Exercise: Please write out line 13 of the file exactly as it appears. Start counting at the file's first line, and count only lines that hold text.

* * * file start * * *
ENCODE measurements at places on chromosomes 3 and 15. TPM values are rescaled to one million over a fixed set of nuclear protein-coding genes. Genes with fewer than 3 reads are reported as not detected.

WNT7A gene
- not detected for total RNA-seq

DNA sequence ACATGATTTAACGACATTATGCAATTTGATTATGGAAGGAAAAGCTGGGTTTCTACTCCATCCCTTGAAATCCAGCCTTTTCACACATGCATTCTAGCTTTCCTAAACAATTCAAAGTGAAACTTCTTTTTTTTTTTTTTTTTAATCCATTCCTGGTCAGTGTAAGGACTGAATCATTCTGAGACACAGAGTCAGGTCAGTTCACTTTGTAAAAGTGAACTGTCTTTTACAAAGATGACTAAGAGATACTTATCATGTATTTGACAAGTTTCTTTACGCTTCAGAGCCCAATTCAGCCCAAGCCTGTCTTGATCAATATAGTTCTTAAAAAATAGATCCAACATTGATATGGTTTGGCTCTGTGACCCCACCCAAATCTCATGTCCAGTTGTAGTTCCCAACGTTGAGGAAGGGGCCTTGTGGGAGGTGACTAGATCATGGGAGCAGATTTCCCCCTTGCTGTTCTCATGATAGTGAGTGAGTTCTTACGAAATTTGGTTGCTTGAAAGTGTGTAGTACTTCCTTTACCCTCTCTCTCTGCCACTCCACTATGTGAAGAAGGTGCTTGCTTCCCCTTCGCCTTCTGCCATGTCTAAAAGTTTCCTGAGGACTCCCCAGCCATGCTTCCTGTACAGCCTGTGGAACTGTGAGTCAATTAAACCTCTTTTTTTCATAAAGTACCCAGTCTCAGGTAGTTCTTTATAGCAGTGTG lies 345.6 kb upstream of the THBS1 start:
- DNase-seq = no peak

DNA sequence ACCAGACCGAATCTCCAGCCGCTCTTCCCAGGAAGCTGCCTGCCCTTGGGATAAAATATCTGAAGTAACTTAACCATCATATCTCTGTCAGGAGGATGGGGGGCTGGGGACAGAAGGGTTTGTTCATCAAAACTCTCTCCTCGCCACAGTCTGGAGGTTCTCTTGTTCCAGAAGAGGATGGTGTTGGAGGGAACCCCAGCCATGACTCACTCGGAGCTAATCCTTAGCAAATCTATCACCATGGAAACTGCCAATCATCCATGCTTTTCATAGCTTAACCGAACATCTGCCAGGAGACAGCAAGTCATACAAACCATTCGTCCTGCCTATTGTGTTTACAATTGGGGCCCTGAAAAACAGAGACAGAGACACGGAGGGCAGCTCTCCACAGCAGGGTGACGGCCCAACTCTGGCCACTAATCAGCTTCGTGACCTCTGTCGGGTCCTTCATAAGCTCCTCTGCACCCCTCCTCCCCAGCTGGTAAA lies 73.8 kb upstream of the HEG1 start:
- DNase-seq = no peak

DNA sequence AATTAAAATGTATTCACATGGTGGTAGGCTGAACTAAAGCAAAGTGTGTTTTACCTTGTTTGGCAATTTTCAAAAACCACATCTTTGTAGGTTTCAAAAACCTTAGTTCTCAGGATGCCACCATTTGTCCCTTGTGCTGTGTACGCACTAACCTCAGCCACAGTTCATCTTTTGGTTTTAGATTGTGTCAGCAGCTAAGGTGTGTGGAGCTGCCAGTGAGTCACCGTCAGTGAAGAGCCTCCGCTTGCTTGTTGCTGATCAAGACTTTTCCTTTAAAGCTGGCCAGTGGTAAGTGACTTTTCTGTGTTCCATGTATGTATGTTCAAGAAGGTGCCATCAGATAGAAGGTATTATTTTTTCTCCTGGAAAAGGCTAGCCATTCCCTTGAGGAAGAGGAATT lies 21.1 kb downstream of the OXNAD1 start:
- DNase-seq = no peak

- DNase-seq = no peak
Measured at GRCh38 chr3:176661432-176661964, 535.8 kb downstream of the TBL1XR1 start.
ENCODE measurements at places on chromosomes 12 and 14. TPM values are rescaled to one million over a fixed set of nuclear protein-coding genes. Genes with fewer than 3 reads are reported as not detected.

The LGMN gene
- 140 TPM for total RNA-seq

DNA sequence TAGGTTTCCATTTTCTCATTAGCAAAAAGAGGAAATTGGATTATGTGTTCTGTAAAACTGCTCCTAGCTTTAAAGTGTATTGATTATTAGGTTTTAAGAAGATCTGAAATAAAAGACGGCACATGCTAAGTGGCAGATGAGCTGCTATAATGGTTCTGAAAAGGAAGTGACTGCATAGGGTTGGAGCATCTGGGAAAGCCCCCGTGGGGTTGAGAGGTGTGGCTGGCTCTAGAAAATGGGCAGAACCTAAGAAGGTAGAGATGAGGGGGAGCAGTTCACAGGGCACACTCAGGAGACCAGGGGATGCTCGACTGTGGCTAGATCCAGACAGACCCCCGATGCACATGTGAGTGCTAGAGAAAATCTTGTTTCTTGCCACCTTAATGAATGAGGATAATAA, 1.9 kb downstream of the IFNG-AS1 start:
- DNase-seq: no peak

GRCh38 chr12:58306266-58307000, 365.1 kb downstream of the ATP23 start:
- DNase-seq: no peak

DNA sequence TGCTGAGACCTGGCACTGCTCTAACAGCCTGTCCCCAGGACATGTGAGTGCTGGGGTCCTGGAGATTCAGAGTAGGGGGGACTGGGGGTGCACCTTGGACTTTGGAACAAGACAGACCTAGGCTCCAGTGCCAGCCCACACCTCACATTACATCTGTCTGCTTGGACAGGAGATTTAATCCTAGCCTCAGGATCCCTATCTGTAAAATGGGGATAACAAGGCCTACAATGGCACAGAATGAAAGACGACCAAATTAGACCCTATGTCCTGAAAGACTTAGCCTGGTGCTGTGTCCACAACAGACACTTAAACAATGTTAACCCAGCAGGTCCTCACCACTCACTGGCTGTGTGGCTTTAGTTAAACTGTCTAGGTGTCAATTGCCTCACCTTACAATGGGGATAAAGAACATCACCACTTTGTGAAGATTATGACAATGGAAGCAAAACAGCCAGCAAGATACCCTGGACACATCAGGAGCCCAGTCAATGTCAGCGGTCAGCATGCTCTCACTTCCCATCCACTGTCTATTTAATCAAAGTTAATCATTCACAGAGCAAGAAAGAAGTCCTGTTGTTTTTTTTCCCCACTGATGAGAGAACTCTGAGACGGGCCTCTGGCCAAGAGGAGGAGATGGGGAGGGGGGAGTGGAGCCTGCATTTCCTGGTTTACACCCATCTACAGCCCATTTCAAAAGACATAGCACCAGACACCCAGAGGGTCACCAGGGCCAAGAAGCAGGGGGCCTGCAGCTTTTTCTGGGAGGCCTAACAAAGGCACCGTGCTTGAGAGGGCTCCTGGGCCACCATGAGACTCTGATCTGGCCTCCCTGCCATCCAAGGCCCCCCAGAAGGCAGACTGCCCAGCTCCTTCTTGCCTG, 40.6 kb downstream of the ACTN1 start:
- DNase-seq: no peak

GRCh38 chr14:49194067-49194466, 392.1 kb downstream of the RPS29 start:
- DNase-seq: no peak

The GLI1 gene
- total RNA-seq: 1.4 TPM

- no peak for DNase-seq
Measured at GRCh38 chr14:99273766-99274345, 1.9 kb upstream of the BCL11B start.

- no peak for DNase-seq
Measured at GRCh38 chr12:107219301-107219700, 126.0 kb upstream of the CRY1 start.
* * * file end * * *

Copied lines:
The LGMN gene